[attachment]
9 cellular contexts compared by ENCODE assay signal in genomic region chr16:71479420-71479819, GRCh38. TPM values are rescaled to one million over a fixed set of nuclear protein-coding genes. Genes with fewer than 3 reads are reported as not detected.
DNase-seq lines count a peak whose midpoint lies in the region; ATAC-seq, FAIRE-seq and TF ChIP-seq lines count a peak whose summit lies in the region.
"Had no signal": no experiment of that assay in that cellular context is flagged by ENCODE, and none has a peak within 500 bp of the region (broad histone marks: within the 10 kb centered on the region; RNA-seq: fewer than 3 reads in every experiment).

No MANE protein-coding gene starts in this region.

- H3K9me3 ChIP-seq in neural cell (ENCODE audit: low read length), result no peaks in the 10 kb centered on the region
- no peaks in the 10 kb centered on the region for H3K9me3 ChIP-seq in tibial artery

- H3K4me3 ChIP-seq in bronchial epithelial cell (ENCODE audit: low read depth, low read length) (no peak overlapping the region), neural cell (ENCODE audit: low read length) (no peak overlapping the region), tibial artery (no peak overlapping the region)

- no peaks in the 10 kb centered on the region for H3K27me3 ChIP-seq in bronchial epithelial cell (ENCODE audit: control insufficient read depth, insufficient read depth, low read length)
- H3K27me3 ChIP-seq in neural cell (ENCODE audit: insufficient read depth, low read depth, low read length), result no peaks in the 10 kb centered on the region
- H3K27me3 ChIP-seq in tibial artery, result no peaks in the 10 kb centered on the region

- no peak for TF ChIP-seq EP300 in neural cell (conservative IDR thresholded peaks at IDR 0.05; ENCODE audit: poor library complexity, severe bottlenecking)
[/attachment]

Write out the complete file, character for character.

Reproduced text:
9 cellular contexts compared by ENCODE assay signal in genomic region chr16:71479420-71479819, GRCh38. TPM values are rescaled to one million over a fixed set of nuclear protein-coding genes. Genes with fewer than 3 reads are reported as not detected.
DNase-seq lines count a peak whose midpoint lies in the region; ATAC-seq, FAIRE-seq and TF ChIP-seq lines count a peak whose summit lies in the region.
"Had no signal": no experiment of that assay in that cellular context is flagged by ENCODE, and none has a peak within 500 bp of the region (broad histone marks: within the 10 kb centered on the region; RNA-seq: fewer than 3 reads in every experiment).

No MANE protein-coding gene starts in this region.

- H3K9me3 ChIP-seq in neural cell (ENCODE audit: low read length), result no peaks in the 10 kb centered on the region
- no peaks in the 10 kb centered on the region for H3K9me3 ChIP-seq in tibial artery

- H3K4me3 ChIP-seq in bronchial epithelial cell (ENCODE audit: low read depth, low read length) (no peak overlapping the region), neural cell (ENCODE audit: low read length) (no peak overlapping the region), tibial artery (no peak overlapping the region)

- no peaks in the 10 kb centered on the region for H3K27me3 ChIP-seq in bronchial epithelial cell (ENCODE audit: control insufficient read depth, insufficient read depth, low read length)
- H3K27me3 ChIP-seq in neural cell (ENCODE audit: insufficient read depth, low read depth, low read length), result no peaks in the 10 kb centered on the region
- H3K27me3 ChIP-seq in tibial artery, result no peaks in the 10 kb centered on the region

- no peak for TF ChIP-seq EP300 in neural cell (conservative IDR thresholded peaks at IDR 0.05; ENCODE audit: poor library complexity, severe bottlenecking)